The much- vaunted Single Market is vital, but after decades of haggling, there is still no Single Market in Services……and which Country has the largest Services Sector in its economy? You guessed it!
For the good of every single person living in the 28 member states of the European Union, all this, and much more, must change….and change quickly. Globalisation does not take prisoners. This should not be about the UK seeking some sort of exceptional position; seeking opt-outs and exemptions just for us. This MUST be about the entire EU being extensively and speedily reformed. The alternative is permanently high unemployment (especially amongst the young), austerity and attendant social dislocation and crime for decades, on a scale that will make Greece’s current woes look like a walk in the park. Indeed, we will all be visited by the very things the EU was created to prevent!
There is much talk of reform, but when, how, by whom? The chances of certain big countries giving, as they see it, a competitive advantage to others by changing things is nil. The political dynamic in many nations will simply not allow reform. Those in the Eurozone are on a pathway to the creation of one country (whether they acknowledge it or like it or not) and nothing will get in the way of such integration; those outside will pay the price as well.
So should the UK leave?
There is a lie put about that three million jobs depend on our continued membership. Not true. There would be free trade agreements in place the day after our exit; Germany would demand no less. We would be free to negotiate, with more than the current glacial pace, free trade agreements with the rest of the world, helping poorer nations develop their economies through trade as well as creating more jobs in the UK.
We are told that we would have to comply with many of those regulations relating to the sale of goods and services within the EU without having any influence over their composition. After years of seeing the workings of Brussels from the inside I would ask….what influence? We have secured a nudge here, a sop there, a delay in implementation perhaps, but no real, hard influence. If I’m wrong, why, for instance, is the UK with its enormous market share of EU financial services faced with so much uncompetitive regulation forced upon it by Brussels? Dubai, Shanghai and Mumbai are laughing in anticipation.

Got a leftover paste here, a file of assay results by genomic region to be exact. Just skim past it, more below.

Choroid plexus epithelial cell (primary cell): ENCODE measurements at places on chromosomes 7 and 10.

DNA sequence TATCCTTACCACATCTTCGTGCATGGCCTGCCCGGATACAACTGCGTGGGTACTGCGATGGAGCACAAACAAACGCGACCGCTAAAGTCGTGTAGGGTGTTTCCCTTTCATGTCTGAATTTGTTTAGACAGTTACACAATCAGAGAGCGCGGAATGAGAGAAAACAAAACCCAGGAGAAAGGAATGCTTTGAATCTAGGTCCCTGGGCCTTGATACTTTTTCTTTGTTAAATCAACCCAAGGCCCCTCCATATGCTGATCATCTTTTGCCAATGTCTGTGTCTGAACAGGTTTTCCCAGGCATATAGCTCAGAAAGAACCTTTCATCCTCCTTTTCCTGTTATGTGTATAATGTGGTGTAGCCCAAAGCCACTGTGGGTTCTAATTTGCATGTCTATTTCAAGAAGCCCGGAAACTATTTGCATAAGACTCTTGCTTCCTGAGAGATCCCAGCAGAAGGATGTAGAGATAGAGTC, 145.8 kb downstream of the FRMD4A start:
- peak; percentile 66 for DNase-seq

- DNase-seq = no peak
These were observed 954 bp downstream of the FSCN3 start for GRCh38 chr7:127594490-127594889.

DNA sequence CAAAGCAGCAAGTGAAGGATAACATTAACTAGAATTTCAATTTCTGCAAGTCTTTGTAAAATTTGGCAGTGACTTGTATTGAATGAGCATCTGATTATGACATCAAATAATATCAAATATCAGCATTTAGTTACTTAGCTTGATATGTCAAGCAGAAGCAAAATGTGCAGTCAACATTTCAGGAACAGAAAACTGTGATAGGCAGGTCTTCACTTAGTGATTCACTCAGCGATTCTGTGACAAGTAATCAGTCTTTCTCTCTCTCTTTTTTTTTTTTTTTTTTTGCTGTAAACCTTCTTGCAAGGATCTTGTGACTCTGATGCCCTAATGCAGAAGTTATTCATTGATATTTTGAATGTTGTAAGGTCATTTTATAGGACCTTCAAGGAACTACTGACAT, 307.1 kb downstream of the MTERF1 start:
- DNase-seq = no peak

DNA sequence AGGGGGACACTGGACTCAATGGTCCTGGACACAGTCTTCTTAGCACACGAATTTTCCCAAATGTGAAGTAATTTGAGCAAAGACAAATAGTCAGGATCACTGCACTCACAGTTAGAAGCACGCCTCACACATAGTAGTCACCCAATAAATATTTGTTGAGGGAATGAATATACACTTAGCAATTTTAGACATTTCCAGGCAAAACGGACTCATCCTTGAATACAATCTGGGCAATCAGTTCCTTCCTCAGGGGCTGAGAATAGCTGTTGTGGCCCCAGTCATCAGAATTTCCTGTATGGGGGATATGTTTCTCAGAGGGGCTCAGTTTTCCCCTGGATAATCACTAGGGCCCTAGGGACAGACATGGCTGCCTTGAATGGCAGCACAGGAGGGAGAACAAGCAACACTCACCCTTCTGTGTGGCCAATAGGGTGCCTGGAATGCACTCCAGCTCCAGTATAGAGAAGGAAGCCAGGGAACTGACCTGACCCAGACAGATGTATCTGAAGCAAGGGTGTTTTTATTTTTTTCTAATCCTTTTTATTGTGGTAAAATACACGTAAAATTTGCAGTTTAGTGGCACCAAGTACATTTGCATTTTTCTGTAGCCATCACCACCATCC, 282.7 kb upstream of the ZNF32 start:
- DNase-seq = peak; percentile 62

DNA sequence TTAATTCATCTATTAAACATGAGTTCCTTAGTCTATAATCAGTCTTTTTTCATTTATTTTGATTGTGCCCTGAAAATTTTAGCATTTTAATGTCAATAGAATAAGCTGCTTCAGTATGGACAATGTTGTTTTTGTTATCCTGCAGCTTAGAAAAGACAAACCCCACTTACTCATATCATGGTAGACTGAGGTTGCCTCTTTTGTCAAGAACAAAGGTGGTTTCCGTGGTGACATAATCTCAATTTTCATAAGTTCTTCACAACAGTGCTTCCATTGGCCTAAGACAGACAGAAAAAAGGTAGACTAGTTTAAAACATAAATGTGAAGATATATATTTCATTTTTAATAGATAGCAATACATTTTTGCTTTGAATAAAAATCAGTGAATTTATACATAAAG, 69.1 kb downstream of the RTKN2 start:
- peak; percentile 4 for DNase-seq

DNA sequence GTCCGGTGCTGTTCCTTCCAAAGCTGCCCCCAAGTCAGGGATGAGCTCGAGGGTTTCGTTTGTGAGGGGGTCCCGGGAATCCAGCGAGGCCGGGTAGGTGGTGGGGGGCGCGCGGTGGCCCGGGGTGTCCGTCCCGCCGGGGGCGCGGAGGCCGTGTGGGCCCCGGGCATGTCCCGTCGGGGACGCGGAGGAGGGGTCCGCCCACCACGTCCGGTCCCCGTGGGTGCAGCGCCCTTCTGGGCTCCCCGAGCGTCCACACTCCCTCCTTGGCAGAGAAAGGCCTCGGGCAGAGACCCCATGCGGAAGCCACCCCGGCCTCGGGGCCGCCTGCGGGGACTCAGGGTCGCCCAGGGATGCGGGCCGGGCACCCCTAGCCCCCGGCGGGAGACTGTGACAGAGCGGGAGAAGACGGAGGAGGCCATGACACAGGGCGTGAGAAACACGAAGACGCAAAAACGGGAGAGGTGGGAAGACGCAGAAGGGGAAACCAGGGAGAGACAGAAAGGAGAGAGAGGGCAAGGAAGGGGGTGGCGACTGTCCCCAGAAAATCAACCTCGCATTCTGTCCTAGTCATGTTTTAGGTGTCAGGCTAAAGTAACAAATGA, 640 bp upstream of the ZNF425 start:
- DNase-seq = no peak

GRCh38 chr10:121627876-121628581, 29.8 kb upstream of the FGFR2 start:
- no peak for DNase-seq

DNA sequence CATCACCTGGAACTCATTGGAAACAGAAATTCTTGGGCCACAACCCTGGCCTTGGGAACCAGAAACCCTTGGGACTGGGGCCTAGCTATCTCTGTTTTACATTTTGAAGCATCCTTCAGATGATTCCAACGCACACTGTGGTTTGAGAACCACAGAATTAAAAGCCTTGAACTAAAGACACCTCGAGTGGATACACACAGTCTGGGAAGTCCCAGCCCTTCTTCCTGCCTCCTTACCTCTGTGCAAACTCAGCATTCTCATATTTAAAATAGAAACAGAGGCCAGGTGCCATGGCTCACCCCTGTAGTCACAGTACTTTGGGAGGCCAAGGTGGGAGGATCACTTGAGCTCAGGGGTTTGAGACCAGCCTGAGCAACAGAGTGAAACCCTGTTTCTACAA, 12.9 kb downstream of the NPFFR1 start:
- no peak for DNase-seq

But it is not in the UK’s interests to leave a hugely-reformed EU. Germany and the UK have so much they can achieve for their mutual benefit by jointly reforming it; one as the major economy within the Eurozone and the other as the major EU economy outside it. Such a group could really take on the World in Asia’s Century and create wealth for all their peoples. What a prize!
But will it happen? I wish it would but I just don’t see it.
The Prime Minister’s plan to negotiate reform then lance the boil once-and-for-all by putting our membership on such revised terms to the referendum-starved electorate creates a long period of business-confidence sapping uncertainty and it presupposes that game-changing reform is possible. The chances of any British Prime Minister being able to secure that are virtually nil. The Eurozone will not co-operate, even though such EU-wide reform is in its interests as well. A minor nudge here and there for sure, but not the sort of reform that is essential, not the sort of reform upon which our future membership should be conditional.
Stay in a hugely reformed EU? Yes. Stay in the current mess? Frankly, our Nation just can’t afford to if we are to provide for our grandchildren a globally competitive economy worthy of the name.